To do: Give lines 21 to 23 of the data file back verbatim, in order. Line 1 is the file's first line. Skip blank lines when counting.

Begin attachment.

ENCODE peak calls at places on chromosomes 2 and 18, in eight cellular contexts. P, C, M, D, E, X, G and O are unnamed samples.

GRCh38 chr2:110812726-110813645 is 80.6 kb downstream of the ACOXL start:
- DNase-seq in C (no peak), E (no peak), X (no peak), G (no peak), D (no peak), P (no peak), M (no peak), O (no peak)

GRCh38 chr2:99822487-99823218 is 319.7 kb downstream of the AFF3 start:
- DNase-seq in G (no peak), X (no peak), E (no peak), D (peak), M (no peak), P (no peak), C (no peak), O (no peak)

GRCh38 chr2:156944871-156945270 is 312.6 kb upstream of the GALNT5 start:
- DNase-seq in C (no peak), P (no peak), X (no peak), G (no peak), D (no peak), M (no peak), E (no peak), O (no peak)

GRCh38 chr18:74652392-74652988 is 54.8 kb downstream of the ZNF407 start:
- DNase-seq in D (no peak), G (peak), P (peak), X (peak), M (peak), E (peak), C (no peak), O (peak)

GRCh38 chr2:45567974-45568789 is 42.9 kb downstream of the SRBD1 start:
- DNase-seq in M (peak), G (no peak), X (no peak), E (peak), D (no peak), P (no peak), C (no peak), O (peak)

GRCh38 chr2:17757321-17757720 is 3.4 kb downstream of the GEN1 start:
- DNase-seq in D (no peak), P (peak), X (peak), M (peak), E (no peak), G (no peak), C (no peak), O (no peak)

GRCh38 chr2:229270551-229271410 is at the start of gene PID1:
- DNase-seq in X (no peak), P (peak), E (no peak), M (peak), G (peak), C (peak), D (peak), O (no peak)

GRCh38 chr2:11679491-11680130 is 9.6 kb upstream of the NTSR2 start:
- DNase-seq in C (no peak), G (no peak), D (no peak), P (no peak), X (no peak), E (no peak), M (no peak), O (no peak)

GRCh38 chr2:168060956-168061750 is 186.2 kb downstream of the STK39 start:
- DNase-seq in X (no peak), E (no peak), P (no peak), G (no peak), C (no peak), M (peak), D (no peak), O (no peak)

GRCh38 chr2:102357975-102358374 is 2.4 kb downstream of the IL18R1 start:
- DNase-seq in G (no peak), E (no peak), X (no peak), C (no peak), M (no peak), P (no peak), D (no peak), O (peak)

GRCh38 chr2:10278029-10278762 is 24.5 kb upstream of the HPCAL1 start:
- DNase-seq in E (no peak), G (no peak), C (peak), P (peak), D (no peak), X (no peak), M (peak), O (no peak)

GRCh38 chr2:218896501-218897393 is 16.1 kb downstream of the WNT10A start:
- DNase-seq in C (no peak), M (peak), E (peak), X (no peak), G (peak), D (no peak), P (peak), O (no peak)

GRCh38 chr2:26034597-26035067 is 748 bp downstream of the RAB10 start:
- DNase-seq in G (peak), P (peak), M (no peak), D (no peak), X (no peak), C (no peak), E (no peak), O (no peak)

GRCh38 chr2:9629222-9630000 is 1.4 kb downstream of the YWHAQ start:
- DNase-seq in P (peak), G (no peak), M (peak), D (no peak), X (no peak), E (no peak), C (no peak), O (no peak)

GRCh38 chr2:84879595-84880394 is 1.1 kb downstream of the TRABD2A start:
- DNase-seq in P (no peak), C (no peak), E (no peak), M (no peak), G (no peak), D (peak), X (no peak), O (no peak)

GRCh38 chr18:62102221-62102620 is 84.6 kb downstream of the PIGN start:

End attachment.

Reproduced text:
- DNase-seq in G (no peak), E (no peak), X (no peak), C (no peak), M (no peak), P (no peak), D (no peak), O (peak)

GRCh38 chr2:10278029-10278762 is 24.5 kb upstream of the HPCAL1 start:
- DNase-seq in E (no peak), G (no peak), C (peak), P (peak), D (no peak), X (no peak), M (peak), O (no peak)